What is Wheelchair Rugby?
Wheelchair rugby is a fast paced, full contact team sport for male and female quadriplegics (tetraplegics) looking to get involved in a team sport.
The sport was originally called “Murderball” due to the aggressive nature of the game. It is a contact sport where collisions between wheelchairs form a major part of the game. Wheelchair rugby combines elements of rugby, basketball and handball.
Men and women compete on the same teams and in the same competitions.
Each team has four players on court and the aim is to score by carrying the ball across the goal line.
Australia is currently ranked no. 1 in the world by the International Rugby Federation.
Wheelchair rugby was started in Winnipeg, Canada, in 1976, as a quadriplegic equivalent to wheelchair basketball. Wheelchair rugby offered an alternative for athletes with reduced arm and hand function to participate equally.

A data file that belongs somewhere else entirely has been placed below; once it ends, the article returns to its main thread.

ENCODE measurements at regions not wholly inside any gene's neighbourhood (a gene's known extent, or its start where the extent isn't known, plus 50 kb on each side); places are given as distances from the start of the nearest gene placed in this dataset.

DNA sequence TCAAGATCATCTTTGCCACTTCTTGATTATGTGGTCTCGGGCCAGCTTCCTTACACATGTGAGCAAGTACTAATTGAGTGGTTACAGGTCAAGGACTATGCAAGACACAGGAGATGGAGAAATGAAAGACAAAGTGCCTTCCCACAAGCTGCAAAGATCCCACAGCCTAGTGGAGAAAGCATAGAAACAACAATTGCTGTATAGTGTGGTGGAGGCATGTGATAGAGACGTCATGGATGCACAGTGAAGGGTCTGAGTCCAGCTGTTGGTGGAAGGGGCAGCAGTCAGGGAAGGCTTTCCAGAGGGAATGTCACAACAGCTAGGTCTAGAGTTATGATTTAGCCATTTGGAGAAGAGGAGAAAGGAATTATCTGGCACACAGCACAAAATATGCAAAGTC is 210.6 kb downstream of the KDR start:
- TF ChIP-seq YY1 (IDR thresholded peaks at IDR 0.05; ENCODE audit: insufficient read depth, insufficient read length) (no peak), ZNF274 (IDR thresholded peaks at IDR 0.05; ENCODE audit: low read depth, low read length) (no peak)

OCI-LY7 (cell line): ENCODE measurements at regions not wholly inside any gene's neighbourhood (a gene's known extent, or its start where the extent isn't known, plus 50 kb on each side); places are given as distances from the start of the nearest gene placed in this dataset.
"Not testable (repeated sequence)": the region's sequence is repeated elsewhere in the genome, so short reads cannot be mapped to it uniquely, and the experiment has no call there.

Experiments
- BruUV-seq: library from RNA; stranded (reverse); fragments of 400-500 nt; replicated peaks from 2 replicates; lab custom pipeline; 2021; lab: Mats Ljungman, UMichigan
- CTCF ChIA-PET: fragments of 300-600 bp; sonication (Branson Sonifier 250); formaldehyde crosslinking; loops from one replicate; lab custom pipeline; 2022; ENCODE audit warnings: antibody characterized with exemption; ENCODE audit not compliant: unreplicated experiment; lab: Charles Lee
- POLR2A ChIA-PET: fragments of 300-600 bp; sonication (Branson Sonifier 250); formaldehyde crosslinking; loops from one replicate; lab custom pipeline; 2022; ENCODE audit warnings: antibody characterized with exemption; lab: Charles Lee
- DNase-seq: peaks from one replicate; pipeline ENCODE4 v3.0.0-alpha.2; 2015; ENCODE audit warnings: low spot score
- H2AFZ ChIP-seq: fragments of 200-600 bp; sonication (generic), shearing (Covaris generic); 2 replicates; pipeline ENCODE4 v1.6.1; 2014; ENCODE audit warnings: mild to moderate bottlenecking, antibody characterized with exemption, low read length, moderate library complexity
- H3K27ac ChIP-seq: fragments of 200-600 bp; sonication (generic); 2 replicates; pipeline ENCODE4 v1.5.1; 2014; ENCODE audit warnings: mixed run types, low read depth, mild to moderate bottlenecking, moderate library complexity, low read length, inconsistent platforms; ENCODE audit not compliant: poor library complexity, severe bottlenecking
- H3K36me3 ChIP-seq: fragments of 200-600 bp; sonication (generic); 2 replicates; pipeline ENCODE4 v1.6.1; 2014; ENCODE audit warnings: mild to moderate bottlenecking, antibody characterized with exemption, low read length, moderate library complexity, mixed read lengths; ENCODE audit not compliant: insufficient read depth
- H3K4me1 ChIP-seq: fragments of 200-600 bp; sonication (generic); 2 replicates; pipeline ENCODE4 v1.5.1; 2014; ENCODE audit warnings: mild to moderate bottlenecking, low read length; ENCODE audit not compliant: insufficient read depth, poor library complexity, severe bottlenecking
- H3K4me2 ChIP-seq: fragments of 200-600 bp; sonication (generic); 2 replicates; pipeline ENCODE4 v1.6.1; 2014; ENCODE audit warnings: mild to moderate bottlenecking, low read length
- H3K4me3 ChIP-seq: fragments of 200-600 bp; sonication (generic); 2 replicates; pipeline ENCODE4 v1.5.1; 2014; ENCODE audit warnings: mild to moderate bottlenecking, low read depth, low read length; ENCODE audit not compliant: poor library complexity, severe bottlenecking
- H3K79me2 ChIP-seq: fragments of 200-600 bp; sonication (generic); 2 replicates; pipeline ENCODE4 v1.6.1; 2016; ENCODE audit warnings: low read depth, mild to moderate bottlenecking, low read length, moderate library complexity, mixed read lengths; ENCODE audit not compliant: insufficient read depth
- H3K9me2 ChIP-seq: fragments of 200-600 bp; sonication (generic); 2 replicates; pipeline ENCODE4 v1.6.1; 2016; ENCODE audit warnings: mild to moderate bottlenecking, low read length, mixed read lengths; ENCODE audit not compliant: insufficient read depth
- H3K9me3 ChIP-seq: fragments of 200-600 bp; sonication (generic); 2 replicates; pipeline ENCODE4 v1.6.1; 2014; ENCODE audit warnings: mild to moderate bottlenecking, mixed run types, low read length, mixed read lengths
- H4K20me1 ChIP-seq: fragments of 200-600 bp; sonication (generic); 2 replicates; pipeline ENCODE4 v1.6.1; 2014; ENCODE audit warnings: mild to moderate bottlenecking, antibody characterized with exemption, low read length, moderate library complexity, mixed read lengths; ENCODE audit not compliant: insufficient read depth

Wheelchair rugby was recognised as an official sport for athletes with a disability in 1993 with 15 countries competing. The same year, the International Wheelchair Rugby Federation (IWRF) was established.
In 1994, wheelchair rugby was officially recognised as a Paralympic sport by the International Paralympic Committee (IPC). The following year, the first Wheelchair Rugby World Championships were held in Nottwill, Switzerland with 8 teams competing. In 1996, at the Atlanta Paralympic Games, wheelchair rugby was included as a demonstration sport with 6 teams competing.
At the 2000 Sydney Paralympic Games, wheelchair rugby was recognised as a full medal sport for the first time. Since 2000, wheelchair rugby has been featured at every Paralympic Games.
As of 2016, more than 40 countries actively participate in wheelchair rugby, through competition, development programs or for social recreation.
Read more - Wheelchair Rugby in Australia